Pepper's "foremost function is to understand people's feelings," SoftBank CEO Masayoshi Son from Japan, said at a news conference Thursday. "This is the first robot that acts on its own initiative."
When Son smiled at Pepper for a demonstration, the robot sparked laughter by saying, "What a mediocre smile. That would break a deal with an important business partner."
Pepper robot can read people's emotions and carry on conversations
Softbank plans to expand its uses by adding various apps for dance and comedy, for example. The current model connects to the Internet via WiFi, but in the future, it will likely become compatible with the LTE (Long-Term Evolution) data service as well.
Priced at 198,000 yen ($1,910), Pepper was developed specifically to communicate with people. It can read stories to children, help liven up a party and serve as a family pet.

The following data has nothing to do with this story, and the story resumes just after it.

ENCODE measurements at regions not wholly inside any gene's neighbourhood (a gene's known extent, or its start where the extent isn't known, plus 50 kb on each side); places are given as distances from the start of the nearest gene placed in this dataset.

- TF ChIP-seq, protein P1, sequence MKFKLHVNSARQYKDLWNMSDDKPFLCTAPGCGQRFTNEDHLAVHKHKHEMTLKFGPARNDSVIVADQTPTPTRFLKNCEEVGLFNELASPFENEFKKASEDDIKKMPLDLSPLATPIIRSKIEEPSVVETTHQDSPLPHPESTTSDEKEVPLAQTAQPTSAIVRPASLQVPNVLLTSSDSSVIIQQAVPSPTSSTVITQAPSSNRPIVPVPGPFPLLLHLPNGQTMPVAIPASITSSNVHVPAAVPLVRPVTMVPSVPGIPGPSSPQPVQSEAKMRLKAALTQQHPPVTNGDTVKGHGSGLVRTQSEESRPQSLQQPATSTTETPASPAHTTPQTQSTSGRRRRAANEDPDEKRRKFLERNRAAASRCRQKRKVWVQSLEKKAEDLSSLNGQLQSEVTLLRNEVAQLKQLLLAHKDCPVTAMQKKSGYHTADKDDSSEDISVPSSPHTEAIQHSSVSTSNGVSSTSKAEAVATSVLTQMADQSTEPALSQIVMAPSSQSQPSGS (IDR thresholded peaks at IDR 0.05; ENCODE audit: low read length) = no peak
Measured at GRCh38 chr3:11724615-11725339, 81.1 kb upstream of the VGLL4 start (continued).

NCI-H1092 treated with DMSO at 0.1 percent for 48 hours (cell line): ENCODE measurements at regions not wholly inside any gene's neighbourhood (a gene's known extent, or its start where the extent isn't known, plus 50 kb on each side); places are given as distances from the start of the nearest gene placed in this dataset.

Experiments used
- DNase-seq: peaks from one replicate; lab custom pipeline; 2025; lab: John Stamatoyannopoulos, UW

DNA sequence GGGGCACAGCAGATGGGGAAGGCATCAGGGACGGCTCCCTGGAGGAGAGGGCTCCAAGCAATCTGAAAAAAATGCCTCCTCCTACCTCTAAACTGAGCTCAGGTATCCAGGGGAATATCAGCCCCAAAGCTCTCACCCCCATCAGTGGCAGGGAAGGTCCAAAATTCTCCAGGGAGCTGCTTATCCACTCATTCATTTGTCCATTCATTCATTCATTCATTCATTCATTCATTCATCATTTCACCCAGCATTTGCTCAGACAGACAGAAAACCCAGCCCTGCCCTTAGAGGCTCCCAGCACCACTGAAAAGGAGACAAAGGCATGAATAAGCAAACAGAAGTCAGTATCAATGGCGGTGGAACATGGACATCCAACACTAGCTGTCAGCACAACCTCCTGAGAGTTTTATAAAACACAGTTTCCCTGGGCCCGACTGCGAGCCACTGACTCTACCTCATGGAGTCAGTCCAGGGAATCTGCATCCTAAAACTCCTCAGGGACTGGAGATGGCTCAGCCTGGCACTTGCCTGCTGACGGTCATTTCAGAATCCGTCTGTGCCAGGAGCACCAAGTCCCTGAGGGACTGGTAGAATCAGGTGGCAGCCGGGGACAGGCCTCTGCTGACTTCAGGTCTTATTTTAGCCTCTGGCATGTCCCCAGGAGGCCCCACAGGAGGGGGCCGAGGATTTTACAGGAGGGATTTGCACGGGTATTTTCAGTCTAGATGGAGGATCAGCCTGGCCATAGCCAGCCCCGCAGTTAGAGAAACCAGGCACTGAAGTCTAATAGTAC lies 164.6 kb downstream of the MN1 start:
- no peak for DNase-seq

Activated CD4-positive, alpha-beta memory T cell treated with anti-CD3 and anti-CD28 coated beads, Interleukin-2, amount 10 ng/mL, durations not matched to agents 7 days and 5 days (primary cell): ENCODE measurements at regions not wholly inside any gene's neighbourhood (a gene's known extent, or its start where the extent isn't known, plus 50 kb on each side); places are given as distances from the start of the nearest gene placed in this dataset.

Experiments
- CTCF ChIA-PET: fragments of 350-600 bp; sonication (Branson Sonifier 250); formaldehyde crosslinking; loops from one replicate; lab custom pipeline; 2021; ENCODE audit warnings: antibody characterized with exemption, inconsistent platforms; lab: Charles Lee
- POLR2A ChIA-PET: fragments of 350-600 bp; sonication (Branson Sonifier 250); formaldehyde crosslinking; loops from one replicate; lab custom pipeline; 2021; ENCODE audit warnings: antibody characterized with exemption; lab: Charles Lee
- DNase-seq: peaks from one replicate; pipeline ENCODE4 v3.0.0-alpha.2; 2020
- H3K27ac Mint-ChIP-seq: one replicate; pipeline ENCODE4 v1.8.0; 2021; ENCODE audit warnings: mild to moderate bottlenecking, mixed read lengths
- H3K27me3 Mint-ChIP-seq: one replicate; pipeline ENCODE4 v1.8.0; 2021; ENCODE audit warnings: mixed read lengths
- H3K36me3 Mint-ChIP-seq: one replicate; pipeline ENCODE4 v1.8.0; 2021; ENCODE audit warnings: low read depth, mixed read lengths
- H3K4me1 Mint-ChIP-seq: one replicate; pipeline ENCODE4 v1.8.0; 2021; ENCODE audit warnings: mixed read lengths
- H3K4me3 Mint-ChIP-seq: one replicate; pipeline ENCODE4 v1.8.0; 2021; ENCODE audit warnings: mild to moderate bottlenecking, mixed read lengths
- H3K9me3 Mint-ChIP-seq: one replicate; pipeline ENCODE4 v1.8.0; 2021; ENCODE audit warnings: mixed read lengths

Standing 1.2 meters high, it moves about on wheels and is controlled by cloud-based artificial intelligence. The 10.1-inch tablet computer on its chest can show information in response to queries, such as displaying a weather forecast if a person were to ask whether it will be sunny tomorrow.
Pepper is powered by a lithium-ion battery, the robot can operate for more than 12 hours per charge.
Softbank worked with French venture Aldebaran Robotics, in which it took a stake two years ago, to develop the robot. Production will be contracted out to Taiwanese electronic manufacturing service company Hon Hai group.
"Though this will make little profit for a while, we'll cut costs through mass production," Son said.
SoftBank will release Pepper in February 2015.
Take a look to Pepper to watch what is he talking about with people on this Japan Times video:
On June 5, SoftBank Corp. unveiled Pepper, a consumer robot to be released in Japan early next year for ¥198,000. Currently, you can meet Pepper in select SoftBank Mobile stores, such the company's flagship store Omotesando.